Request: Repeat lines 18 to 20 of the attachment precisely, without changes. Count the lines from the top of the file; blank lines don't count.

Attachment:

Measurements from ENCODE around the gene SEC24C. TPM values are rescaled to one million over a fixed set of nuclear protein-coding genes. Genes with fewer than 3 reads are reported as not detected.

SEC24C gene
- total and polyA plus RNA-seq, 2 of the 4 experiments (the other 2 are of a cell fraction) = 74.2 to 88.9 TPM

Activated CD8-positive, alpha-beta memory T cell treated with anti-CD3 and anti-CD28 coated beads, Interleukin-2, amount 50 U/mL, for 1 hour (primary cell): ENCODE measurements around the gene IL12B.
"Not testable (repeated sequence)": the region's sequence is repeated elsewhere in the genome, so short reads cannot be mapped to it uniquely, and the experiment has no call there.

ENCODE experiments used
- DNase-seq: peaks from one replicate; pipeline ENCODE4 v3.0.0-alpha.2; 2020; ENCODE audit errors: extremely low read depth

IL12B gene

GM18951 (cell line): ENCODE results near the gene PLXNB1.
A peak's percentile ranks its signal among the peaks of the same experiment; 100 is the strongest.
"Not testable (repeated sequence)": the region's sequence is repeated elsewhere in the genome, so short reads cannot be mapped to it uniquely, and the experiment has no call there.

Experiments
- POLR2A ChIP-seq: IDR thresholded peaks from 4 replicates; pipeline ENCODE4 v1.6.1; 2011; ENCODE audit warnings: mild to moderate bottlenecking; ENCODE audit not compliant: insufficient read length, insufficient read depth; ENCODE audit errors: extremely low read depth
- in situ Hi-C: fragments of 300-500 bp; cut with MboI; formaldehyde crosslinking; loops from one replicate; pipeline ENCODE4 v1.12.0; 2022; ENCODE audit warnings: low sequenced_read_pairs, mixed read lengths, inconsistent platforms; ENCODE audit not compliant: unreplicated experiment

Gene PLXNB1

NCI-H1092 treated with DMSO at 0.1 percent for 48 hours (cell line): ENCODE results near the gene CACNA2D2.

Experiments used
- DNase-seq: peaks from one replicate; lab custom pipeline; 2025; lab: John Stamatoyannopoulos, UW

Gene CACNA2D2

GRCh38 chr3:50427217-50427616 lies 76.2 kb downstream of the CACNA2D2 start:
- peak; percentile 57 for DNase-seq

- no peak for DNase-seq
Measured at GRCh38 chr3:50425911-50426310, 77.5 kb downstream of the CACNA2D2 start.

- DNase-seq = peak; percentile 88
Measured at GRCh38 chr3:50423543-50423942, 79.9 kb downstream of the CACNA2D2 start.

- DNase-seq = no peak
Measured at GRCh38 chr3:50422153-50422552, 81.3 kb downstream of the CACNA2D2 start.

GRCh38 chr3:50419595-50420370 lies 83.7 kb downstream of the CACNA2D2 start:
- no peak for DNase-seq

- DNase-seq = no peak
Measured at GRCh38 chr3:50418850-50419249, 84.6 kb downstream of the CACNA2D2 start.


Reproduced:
- DNase-seq: peaks from one replicate; lab custom pipeline; 2025; lab: John Stamatoyannopoulos, UW

Gene CACNA2D2

GRCh38 chr3:50427217-50427616 lies 76.2 kb downstream of the CACNA2D2 start: